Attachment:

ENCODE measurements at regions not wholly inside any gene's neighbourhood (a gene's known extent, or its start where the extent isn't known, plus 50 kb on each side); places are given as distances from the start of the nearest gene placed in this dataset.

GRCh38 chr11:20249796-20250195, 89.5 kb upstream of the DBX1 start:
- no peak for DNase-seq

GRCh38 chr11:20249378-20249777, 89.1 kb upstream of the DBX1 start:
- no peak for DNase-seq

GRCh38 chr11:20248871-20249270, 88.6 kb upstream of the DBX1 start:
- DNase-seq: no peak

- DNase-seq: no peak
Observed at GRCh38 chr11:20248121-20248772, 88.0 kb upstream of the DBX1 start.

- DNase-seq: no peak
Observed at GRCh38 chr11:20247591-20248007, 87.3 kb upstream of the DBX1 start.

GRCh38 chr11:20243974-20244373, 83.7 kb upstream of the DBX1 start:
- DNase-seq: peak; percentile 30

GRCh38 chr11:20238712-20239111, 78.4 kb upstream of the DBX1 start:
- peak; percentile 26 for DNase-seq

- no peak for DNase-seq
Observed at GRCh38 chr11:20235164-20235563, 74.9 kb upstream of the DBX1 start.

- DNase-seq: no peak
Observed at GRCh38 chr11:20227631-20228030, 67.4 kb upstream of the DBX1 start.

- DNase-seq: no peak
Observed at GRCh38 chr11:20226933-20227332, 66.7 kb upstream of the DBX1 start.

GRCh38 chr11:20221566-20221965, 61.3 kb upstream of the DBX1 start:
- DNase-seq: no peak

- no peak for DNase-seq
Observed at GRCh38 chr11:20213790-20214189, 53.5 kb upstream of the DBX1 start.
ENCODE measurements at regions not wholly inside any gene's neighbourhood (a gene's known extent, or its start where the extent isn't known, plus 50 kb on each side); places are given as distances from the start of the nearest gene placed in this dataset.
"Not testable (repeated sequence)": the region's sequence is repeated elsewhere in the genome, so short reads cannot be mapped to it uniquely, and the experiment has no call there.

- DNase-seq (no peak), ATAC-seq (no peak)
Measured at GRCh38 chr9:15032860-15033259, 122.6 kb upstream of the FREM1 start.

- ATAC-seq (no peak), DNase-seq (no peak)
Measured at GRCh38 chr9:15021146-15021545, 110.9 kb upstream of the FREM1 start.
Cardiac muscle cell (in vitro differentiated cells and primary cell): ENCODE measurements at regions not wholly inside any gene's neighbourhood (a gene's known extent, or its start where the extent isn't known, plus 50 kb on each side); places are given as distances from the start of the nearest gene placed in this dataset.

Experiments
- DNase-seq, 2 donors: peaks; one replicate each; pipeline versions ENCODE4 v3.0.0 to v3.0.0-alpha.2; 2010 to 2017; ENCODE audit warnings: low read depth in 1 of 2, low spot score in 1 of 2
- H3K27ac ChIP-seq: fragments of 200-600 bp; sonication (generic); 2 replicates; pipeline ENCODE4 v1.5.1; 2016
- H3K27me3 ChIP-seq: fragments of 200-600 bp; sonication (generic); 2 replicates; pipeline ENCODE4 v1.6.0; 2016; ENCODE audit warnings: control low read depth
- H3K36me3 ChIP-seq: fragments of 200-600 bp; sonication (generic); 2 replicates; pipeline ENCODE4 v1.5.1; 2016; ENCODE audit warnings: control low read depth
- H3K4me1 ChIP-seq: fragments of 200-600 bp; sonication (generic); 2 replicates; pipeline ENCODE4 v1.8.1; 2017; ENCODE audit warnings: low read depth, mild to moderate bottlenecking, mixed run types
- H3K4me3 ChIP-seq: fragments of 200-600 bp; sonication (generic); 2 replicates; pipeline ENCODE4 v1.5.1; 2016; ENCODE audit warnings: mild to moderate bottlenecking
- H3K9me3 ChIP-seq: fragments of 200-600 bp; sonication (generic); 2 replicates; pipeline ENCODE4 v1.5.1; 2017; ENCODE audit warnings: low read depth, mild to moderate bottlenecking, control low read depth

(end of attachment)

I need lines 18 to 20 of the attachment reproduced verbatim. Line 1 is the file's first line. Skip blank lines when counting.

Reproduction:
- DNase-seq: no peak
Observed at GRCh38 chr11:20227631-20228030, 67.4 kb upstream of the DBX1 start.

- DNase-seq: no peak